- Published: December 31, 2021
- Updated: December 31, 2021
- University / College: The University of Western Australia
- Language: English
- Downloads: 6
In his book Nomads of South Persia, Frederik Barth (1967) descibes the social, political and economic structure of the Basseri tribal group. This essay aims to summarize the details on theenvironment, technology, shelter, transportation, economy, and distribution and consumption of goods and services of the Basseri tribe as explicated by Barth (1961).
First of all, the Basseri tribe of the Khamseh Confederacy occupies the region from the Persian Gulf to the desert ranges of Lar. The climate in these areas is hot and dry. However, during winter it is cold in the highlands while it is slightly cold in the grasslands. There are four seasons of the year such as winter, spring, summer, and fall in this part of the world.
The geographical structure of the land is mountainous from 2, 000 to 3, 000 feet above sea level and its mountains are as high as 13, 000 feet. Water in this area comes from rainfall. The amount of rainfall is higher during the winter unlike the amount of rainfall during spring. This water causes vegetation such as sugar cane, dates, fruits and vegetables to grow. These foods together with flour are consumed by the Basseri people.
As nomads, the Basseri tribe raises animals such as sheep, goats, donkeys, camels and horses. This animal husbandry causes them to move from one place to another based on the needs of their animals. These animals have varied uses for the tribe. Goats and sheep are useful to the Basseri people for their milk, meat, wool and skin. On the other hand, camels, horses and donkeys are used for transportation especially during the time of migration. In addition to this, camels share a part of the tribe’s source of wool.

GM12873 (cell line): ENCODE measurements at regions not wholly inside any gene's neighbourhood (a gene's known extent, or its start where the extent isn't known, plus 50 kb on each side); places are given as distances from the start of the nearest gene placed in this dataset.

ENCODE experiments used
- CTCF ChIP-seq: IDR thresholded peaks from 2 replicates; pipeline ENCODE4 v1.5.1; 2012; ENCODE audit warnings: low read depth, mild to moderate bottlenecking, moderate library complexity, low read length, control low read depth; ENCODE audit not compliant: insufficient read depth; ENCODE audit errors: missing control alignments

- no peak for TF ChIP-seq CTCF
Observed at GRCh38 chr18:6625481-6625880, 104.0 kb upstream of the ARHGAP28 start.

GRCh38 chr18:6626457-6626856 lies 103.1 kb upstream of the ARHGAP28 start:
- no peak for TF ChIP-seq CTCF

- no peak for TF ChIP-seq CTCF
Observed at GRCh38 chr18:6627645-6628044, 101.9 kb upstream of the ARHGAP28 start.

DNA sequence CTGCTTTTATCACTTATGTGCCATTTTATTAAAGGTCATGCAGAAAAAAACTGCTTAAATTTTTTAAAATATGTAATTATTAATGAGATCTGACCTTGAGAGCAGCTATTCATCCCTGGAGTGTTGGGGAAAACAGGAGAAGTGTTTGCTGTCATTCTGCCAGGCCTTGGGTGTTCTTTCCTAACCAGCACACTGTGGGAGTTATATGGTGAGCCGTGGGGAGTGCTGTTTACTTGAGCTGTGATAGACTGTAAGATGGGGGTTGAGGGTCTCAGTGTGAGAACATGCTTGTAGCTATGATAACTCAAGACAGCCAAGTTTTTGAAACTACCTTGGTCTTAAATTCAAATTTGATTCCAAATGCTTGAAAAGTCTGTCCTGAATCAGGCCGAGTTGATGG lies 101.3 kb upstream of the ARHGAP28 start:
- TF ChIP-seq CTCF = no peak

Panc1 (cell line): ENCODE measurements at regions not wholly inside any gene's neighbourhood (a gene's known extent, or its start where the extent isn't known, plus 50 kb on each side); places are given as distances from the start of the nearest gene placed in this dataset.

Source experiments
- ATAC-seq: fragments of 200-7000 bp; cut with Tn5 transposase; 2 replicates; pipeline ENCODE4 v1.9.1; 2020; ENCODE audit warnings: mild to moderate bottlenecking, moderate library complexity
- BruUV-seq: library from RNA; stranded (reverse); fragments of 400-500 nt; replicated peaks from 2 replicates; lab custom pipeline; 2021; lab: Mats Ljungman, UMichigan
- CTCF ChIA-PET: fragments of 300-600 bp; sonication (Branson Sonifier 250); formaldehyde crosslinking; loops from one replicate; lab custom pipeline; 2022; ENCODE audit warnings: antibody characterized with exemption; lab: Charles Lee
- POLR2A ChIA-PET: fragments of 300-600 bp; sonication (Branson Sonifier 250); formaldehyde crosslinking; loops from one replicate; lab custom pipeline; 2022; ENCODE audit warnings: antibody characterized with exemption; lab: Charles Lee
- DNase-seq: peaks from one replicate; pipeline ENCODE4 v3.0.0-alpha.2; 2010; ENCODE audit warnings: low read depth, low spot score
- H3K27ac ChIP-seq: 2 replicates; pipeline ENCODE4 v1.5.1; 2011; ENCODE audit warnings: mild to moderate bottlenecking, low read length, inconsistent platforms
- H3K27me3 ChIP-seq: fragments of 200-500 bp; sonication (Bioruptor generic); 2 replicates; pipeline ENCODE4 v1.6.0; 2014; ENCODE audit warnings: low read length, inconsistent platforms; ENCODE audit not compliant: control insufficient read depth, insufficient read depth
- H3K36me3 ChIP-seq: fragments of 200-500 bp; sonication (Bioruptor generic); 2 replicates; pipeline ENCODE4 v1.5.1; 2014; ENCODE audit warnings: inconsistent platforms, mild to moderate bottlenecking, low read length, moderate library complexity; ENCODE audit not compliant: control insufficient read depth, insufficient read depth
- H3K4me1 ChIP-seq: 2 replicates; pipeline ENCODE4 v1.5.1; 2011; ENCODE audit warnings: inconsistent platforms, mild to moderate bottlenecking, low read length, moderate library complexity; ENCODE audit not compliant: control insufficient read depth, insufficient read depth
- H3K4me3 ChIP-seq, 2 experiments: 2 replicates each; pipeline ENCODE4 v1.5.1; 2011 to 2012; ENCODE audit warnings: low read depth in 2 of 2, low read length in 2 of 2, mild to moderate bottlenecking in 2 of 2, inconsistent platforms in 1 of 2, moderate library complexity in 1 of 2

Even when the Baserri ethnic group is nomadic, it uses technology in the form of its tools and systems. One system is in making butter and buttermilk out of sour milk. This process is done by storing milk in a goatskin placed on a tripod to churn milk into sour milk. Next is the use of wool in weaving and making of ropes. Another is when wool is processed by spinning it on spindle whorl. Lastly, a technology they utilize in continuously producing healthy milk is by placing a small stick through the mouth of a lamb to press down its tongue and is stuck in place with stings (Barth, 1961, 7).
Likewise, the Basseri people live in tents which are considered the basic social and economic unit of the tribe. The tents are well-made and are woven out of wool. Tents are usually made when a man and a woman gets married. The mothers of the couple are the ones who weave the tent. Then, the couple begins their lives as a separate unit when they live in the tent.
In addition, the Basseri use donkeys, horses and camels for transportation. Donkeys are used to carry women and children. Horses are ridden by men. Camels transport heavy objects or things. Consequently, when it is time for the Basseri to move out from one location to another, they use animals as means of transportation. These animals are the camels, horses and donkeys. When they migrate, thefamilymembers ride on the donkeys, camels or horses which are already laden with the family’s belongings while one family member walks by foot in order to guide their herd of animals. Barth (1961) does not mention about the Basseri tribe travelling on water maybe because they are basically land-based.